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09 October 2006



It's interesting to hear Darryl Brown say that most ballroom kids have careers and are professional. I suppose that for every crafty 21 year old in the balls, there are many others who are in school or have careers. Like a Frank Leon Roberts.

Thanks for the heads up.

A. Ronald

I haven't seen this magazine yet. But everyone I know has said good things. Did you see the "Ricky" character in "Noah's Arc" reading the magazine?

Alan T

I've read it, the magazine is okay. (Sigh) It's basically like a Clik with even more emphasis on ball culture. By the way Rod, I see you're not working with Clik any more. Their loss, you were the best writer they ever had.


I've seen the magazine. It's okay. Sounds like Mr. Brown had a good business idea.


Good point, Rob. Even more important is the fact that he went out and created something, a sopposed to just sitting around and whining.


this magazine's writing is awful hopefully it will get better with time but I won't be subscribing until it does.


One more thing....that was a very good point Alan. I started buying the magazine because Rod was getting involved and trying to chat it up...especially when they weregetting bad press elsewhere. I'm not sure what happened but if they don't recognize Rod in their "Clik 25" for all his work, plus the awards, plu everything he did for them.....well, you know our people.

Franklyn Smith

Kyle, the writing is bad at most of the black gay magazines. It seems that the learning curve is quite high. Clik's writing is awful and Ballroom is worst. But Derrick and Alan had a point, Rod's writing in Clik just like everywhere was fierce and polished.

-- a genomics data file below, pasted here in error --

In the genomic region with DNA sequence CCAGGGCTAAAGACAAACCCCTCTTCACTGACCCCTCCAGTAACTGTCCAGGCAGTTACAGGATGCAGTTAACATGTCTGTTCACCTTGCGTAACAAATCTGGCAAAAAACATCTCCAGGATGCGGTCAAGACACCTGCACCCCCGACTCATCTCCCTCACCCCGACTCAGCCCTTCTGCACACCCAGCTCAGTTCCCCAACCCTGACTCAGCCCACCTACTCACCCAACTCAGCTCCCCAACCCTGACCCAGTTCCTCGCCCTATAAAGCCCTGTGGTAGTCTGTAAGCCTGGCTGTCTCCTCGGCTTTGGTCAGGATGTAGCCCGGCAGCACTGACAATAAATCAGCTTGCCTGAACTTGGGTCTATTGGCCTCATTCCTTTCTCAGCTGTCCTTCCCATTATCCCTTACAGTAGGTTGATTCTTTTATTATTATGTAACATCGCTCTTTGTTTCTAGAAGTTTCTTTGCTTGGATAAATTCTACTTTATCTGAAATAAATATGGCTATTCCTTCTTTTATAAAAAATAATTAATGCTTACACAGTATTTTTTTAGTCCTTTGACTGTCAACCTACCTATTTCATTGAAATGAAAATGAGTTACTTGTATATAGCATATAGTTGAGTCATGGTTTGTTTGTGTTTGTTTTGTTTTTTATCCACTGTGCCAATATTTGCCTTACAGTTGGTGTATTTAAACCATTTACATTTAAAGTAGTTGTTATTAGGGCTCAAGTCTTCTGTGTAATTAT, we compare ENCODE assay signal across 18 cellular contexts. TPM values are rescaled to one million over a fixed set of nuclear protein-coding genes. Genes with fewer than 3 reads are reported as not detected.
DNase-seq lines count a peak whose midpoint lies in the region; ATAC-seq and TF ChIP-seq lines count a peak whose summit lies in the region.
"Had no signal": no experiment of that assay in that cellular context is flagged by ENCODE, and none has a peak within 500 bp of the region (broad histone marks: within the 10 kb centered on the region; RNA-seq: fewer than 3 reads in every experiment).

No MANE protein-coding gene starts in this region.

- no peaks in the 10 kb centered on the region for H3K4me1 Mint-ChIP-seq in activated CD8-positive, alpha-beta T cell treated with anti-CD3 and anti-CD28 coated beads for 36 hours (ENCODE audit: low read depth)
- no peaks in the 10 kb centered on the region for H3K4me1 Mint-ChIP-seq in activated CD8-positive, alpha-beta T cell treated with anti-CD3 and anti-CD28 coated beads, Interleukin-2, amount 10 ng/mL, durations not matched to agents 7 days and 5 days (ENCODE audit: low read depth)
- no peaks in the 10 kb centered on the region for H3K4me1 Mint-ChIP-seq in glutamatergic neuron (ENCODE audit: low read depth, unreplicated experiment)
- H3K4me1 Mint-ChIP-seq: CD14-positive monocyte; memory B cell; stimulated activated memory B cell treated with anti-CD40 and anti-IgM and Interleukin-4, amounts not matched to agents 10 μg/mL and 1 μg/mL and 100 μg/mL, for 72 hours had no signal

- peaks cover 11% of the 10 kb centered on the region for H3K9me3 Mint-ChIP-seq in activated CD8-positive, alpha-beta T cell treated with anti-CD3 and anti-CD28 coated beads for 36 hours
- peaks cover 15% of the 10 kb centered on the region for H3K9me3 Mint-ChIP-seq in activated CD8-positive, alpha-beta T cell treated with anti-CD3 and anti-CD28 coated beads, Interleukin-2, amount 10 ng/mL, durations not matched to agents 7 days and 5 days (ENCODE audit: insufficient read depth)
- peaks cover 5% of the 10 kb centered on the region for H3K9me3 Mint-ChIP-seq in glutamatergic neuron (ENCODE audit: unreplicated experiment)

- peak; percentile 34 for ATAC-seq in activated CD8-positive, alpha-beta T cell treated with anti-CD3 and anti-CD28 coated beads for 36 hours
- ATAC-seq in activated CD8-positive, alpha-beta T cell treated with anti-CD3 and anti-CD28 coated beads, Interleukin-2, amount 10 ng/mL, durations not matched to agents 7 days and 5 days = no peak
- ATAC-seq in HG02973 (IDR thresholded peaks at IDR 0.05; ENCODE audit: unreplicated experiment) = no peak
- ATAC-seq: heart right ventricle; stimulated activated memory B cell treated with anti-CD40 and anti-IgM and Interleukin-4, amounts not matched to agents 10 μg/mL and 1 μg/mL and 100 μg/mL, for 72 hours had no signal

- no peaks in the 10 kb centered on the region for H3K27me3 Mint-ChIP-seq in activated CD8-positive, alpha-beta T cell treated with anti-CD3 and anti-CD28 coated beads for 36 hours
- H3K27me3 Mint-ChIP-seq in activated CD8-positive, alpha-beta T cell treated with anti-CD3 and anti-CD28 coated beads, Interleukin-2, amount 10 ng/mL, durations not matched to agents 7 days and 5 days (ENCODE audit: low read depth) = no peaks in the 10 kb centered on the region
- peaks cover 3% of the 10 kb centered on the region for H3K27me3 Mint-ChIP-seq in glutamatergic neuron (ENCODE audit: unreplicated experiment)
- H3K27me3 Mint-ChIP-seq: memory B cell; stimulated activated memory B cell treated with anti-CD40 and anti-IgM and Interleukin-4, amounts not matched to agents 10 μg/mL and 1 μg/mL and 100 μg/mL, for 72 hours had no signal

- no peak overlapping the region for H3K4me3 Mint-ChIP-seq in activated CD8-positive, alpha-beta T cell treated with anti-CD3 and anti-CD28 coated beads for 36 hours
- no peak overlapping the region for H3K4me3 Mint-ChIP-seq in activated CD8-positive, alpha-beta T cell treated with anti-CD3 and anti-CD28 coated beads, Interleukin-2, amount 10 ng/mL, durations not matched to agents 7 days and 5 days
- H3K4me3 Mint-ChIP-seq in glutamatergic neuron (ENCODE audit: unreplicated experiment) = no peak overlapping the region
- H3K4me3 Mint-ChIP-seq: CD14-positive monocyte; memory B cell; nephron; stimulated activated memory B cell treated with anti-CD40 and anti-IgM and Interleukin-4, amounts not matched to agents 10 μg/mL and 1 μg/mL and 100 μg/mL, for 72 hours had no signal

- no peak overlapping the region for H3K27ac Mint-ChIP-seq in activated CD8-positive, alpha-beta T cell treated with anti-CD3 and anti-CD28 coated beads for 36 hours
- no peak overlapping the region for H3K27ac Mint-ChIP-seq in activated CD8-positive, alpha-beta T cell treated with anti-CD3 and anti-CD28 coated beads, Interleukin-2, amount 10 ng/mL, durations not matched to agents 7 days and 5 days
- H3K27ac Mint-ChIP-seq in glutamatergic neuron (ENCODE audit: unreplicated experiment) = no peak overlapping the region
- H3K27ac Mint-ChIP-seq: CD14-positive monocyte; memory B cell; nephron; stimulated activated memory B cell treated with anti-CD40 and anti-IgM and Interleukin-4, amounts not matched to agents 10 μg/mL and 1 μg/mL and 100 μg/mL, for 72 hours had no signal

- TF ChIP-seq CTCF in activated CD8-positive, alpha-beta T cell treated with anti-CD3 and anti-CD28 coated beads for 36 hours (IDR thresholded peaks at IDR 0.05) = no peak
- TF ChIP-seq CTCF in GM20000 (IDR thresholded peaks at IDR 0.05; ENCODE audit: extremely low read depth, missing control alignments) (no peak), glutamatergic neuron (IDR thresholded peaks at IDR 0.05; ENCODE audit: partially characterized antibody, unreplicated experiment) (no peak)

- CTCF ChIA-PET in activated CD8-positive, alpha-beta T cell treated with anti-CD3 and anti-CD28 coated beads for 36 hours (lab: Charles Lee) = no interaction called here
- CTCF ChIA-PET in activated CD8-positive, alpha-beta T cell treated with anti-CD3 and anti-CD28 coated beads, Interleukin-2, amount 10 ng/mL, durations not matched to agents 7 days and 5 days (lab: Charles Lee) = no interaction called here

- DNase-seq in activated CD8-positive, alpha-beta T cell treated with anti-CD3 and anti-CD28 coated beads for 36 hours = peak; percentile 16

I read something by Clay Cane in Ballroom Rockstar. It's okay, his site reads like a ballroom queen--but I suppose that's why he is popular. The magazine definitely needs to build its editorial content.

Jonathan David Jackson

Dear Friends,


I respect the work of younger voices like Frank Leon Roberts, Darryl L. Brown, and Dwight Powell. Mr. Robert's weblog and burgeoning scholarship and creative writing, Mr. Brown's work with BALLROOM ROCKSTAR magazine and Mr. Powell's groundbreaking work with CLIKQUE magazine have advanced our knowledge of the ballworld. I also deeply value the intelligence of Rodonline, one of the best web-digests for news and culture related to gay men of color ever. May I also praise the work of Marlon Bailey, a scholar in CA whose work with the ballworld is first rate and Professor George Chauncey at Yale who work documenting the ballworld of the mid-20th century is extremely important to our understanding of the current ballworld today.